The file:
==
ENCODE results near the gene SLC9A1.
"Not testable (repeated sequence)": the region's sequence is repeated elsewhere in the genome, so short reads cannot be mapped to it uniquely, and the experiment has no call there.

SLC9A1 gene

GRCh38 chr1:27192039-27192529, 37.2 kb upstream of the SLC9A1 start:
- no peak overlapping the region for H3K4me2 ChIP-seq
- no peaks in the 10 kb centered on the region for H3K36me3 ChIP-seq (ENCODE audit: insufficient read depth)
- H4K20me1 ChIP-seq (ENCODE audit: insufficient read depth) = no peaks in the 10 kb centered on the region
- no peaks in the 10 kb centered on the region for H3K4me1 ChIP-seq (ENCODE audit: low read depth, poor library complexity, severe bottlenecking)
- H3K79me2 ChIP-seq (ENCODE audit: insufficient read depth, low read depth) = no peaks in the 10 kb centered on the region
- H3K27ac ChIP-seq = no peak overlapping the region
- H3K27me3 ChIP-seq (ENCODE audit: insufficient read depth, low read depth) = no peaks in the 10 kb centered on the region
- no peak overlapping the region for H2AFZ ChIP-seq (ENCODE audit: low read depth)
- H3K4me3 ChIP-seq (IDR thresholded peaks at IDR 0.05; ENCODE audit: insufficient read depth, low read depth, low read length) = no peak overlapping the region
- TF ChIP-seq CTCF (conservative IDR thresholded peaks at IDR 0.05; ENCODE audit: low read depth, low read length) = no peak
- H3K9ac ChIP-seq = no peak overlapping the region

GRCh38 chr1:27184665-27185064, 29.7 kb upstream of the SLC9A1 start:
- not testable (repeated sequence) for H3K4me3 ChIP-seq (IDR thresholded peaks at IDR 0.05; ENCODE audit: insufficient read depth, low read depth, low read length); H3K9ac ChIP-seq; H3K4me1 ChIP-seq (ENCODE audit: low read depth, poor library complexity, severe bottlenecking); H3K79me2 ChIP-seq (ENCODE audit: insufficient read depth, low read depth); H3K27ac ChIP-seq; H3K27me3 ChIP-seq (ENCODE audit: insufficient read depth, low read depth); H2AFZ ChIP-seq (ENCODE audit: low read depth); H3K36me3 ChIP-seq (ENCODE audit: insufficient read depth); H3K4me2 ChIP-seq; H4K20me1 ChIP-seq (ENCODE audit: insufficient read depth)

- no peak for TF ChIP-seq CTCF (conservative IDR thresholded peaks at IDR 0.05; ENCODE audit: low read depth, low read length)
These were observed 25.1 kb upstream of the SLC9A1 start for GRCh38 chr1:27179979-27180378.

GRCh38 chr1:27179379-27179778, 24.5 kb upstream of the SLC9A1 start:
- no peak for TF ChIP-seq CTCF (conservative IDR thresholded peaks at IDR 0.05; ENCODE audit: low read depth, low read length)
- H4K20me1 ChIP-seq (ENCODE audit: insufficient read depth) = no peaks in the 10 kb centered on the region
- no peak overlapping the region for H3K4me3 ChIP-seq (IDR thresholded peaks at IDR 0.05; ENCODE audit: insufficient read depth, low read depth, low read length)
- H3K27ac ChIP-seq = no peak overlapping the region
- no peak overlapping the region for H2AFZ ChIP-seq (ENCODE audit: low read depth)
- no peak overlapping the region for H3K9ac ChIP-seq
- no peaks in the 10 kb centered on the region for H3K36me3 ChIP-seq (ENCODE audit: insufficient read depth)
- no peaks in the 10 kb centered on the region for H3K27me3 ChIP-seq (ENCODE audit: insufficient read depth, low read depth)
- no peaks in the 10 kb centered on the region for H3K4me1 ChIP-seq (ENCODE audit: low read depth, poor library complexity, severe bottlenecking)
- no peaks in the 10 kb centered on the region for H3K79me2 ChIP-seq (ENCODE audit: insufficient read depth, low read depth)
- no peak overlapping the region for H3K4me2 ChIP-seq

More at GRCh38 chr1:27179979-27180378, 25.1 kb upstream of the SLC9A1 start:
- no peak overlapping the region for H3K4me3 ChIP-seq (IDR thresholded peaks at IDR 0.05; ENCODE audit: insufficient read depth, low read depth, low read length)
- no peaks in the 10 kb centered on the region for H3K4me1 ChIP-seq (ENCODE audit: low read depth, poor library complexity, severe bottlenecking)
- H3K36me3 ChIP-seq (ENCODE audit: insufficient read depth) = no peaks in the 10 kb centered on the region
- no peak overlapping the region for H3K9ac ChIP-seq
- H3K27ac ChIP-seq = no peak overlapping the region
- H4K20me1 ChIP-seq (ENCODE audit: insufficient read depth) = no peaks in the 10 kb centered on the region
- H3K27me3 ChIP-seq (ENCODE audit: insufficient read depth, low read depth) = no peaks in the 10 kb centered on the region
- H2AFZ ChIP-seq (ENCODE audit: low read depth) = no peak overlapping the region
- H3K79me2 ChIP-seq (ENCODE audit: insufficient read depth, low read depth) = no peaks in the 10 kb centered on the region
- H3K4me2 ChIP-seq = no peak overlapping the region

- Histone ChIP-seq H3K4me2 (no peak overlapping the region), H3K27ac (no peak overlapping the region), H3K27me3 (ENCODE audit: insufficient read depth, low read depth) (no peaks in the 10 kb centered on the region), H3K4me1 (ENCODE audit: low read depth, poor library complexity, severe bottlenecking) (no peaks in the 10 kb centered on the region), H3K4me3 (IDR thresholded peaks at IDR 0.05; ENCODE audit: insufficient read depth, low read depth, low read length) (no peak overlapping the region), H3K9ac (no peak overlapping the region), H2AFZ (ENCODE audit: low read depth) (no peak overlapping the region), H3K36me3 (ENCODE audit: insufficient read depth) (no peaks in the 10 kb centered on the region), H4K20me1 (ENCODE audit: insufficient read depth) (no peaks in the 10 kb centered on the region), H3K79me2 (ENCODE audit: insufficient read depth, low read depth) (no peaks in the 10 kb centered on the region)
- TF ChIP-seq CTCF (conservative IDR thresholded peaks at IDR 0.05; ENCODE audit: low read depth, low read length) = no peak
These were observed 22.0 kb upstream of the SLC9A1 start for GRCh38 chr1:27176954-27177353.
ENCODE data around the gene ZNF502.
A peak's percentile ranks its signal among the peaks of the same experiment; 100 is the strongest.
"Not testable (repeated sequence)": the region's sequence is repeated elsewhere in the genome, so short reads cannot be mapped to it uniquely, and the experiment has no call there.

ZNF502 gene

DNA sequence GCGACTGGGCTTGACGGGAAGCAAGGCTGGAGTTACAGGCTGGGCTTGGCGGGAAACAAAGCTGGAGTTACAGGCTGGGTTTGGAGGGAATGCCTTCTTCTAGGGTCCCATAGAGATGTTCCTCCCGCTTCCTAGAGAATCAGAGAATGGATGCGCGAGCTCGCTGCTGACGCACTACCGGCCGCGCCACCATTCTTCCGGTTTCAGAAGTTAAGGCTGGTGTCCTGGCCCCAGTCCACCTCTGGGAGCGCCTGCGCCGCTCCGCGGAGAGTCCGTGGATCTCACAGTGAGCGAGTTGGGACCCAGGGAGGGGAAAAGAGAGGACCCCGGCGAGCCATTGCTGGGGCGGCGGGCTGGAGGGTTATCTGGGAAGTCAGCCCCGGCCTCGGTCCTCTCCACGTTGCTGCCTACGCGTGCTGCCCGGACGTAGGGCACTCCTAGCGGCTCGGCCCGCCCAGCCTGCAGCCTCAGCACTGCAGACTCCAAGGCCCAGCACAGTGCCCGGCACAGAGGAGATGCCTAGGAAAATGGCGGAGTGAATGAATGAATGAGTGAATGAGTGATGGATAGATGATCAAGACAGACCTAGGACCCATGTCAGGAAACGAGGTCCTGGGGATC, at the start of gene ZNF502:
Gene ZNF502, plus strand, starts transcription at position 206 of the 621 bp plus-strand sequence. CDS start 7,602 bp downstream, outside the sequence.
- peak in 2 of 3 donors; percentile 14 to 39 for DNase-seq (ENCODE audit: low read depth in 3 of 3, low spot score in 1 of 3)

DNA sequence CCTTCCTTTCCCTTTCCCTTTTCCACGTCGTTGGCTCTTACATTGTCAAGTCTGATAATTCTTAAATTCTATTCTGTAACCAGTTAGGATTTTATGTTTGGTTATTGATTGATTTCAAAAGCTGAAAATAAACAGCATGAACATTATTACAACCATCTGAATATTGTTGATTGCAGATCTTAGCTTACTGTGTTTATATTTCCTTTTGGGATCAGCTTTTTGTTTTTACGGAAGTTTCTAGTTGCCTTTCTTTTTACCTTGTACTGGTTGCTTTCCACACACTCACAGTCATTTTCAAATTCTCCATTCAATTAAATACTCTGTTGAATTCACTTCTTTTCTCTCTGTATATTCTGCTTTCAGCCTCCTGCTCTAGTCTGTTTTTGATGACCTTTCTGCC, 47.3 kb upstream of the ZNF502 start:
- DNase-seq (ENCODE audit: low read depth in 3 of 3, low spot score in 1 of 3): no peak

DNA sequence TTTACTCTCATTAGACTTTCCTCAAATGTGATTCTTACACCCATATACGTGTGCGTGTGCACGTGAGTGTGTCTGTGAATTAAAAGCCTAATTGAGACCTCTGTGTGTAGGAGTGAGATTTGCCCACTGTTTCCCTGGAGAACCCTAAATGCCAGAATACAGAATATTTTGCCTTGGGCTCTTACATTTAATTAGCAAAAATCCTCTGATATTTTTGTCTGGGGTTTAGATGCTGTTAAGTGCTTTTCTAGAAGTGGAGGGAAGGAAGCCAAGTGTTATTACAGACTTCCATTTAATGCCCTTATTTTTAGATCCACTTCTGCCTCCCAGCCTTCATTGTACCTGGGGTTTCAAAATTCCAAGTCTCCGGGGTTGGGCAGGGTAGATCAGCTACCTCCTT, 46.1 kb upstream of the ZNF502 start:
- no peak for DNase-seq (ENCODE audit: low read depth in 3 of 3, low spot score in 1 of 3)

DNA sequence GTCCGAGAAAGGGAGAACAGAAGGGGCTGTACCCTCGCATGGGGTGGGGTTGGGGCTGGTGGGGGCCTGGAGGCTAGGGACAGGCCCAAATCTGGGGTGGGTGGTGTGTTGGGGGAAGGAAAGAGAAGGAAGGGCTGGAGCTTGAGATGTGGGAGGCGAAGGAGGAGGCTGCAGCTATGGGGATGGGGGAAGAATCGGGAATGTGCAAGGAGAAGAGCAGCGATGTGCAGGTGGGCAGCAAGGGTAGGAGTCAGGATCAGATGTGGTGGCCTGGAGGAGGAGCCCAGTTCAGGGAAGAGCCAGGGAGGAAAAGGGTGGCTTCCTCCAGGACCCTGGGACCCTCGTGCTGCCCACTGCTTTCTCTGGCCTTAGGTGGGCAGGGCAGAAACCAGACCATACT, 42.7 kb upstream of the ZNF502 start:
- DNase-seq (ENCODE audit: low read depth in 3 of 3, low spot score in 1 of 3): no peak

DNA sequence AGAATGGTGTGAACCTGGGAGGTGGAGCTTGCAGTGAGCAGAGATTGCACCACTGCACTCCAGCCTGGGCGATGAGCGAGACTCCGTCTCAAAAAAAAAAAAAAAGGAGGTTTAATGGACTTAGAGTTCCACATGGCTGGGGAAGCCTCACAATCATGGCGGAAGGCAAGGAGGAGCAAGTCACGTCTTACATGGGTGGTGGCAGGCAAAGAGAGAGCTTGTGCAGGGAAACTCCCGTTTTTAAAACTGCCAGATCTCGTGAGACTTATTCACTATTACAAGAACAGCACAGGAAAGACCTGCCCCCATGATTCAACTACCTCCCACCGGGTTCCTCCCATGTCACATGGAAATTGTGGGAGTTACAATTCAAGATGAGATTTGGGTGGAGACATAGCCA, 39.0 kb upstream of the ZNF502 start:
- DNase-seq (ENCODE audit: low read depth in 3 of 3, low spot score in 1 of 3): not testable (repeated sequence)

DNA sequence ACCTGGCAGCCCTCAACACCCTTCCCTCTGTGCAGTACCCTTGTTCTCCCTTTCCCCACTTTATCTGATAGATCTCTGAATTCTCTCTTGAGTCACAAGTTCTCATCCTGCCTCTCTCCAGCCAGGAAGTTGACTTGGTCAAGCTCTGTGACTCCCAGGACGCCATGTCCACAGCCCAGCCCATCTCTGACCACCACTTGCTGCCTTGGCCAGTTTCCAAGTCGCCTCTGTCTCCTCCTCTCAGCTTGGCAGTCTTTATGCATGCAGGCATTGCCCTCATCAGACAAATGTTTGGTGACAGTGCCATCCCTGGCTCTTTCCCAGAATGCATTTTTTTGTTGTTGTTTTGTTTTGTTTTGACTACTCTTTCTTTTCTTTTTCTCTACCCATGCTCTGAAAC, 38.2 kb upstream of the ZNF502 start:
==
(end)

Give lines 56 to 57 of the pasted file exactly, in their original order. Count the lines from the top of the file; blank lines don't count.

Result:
- no peak for DNase-seq (ENCODE audit: low read depth in 3 of 3, low spot score in 1 of 3)

DNA sequence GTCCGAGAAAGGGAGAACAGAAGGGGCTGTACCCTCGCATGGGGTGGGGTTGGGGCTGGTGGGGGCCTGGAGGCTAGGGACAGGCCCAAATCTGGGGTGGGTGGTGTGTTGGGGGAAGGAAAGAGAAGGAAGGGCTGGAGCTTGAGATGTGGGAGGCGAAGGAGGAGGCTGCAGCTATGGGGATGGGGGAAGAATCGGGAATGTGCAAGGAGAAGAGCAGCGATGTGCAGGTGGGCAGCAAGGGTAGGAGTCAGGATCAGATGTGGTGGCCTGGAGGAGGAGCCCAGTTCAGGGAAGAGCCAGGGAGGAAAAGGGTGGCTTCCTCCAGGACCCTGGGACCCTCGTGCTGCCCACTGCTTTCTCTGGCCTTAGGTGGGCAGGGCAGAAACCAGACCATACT, 42.7 kb upstream of the ZNF502 start: